COLORADO SPRINGS, Colo. — This is supposed to be the ultimate recruiting tool for the ultimate recruiter. As coach of the United States squad that will enter the FIBA U-19 World Cup in early July, John Calipari gets to deal directly with some of this nation’s most magnificent high school basketball players. He can speak directly to them, teach them, talk them up to the media.
He’s done all of that in just the two days USA Basketball has been holding trials for the 12-member team. And he’ll keep doing it, no doubt, until the U.S. either wins the tournament for the fourth time in its last five attempts or falls along the way.
There are six prep players among the 27 on the trials roster, and Kentucky is recruiting five of them. Spending additional time around them would seem to be an overwhelming advantage for Kentucky — if they make the team — particularly since assistants Tad Boyle (Colorado) and Danny Manning (Wake Forest) won’t be a threat to land anyone in that group.
But this process is trickier than many believe.
It can cost a coach a recruit, also.
For instance, what if someone among those five doesn’t make the team? There are 13 players with college experience, including Oregon’s Payton Pritchard and Purdue’s Carsen Edwards, who played deep into the NCAA Tournament as freshmen.
“We put a bunch of young guys on the team together to let them know it’s a little harder going against older guys,” Calipari said. “And they struggled a little bit.”
Of the 27 players, only three performed poorly enough in the first three practice sessions to be relatively painless cuts Tuesday afternoon. The other decisions are going to be tough, and the priority is not what suits the person coaching the team but rather what team is best constructed to win the gold medal.
What people lose sight of in this process is that it’s not one person making the decision about the roster. Calipari, as the head coach, has considerable influence because the team must fit the way he wants to play. But his is one voice. A committee chaired by Purdue coach Matt Painter that includes Arizona’s Sean Miller and Providence’s Ed Cooley will help make the selections. When Syracuse coach Jim Boeheim was involved with this process, he was comfortable making the tough decisions because he’d been around long enough that he wasn’t worried about a little heat.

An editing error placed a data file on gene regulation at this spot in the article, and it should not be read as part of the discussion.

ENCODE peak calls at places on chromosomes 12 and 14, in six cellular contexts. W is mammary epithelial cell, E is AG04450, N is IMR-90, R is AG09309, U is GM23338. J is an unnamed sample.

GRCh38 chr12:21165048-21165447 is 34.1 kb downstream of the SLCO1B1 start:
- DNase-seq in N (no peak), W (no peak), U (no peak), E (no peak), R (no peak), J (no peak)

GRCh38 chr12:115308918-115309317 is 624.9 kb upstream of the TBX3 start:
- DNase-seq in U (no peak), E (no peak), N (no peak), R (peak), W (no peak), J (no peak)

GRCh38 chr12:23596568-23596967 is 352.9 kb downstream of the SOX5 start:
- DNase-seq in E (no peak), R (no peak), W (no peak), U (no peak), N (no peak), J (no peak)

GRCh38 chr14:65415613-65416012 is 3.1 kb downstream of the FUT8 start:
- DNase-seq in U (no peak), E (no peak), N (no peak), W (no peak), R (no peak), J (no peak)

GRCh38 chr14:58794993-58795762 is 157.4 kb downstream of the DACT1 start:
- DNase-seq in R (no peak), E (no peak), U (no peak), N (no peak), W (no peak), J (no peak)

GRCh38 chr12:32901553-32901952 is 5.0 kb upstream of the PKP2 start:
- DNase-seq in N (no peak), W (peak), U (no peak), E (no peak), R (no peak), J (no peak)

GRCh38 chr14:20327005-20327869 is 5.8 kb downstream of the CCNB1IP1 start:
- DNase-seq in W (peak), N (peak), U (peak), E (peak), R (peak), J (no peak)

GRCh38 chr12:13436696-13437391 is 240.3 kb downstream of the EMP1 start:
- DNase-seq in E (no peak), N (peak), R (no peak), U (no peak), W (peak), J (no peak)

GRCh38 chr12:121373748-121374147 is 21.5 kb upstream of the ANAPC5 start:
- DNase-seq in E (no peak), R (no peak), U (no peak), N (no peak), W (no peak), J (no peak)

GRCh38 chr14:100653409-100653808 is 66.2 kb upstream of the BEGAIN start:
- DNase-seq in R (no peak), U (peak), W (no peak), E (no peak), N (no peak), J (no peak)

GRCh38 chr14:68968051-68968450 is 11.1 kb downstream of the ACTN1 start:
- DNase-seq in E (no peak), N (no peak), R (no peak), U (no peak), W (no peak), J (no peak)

Serving as youth national team coach twice cost Miller talented recruits, and he wound up playing against both of them in the Pac-12 Conference. In fact, he wound up losing games to both of them last season.
In 2014, Miller coached the U.S. U-18 squad in the FIBA Americas championship, the qualifying tournament for the U-19 Worlds. It probably didn’t hurt him in the pursuit of gifted shooting guard Allonzo Trier that Trier made the squad, but shooter Tyler Dorsey already had committed to the Wildcats at that point. Dorsey was squeezed out by an overwhelmingly talented group of perimeter players that included Tyus Jones, Justise Winslow, Luke Kennard, Jaylen Brown and Stanley Johnson. Dorsey performed well, just not as well.
When he didn’t make the squad, his commitment to Arizona soon was vacated, and Dorsey wound up signing with Oregon. The Ducks won the Pac-12 regular season title this past season and reached the Final Four. To make matters worse, Dorsey was able to play for the Greece youth national team the following summer in the U-19 Worlds — a team Miller also coached. And Dorsey scored 23 points in a close semifinal lost to the U.S.
The decision was easier in 2015, when power forward T.J. Leaf arrived at the U-19 trials. Along with collegians such as Chinanu Onuaku of Louisville and Justin Bibbs of Virginia Tech, there were lots of players from Leaf’s high school class there: Josh Jackson, Jayson Tatum, Harry Giles and Terrance Ferguson. Leaf offered the weakest performance of any player in the gym. There was reason to doubt whether he was good enough to compete for championships in the Pac-12. The committee had no difficultly erasing his name from the roster, and he erased his Arizona commitment soon afterward.
Sometimes if you’re coaching the national team and a player you’re recruiting is kept on the team, the process still can hurt you. One coach attending the trials who coached a U-18 team years ago said a prospect he wanted made the squad but didn’t play as much as he wanted. That player didn't start a game and ranked seventh on the team in scoring. That player wound up choosing a different college.
“The committee will look at everything and cut this thing down,” Calipari said late Monday. “I’m once voice in the room.”
He needs you to know this. He really may need some of the young men trying out for the team to understand.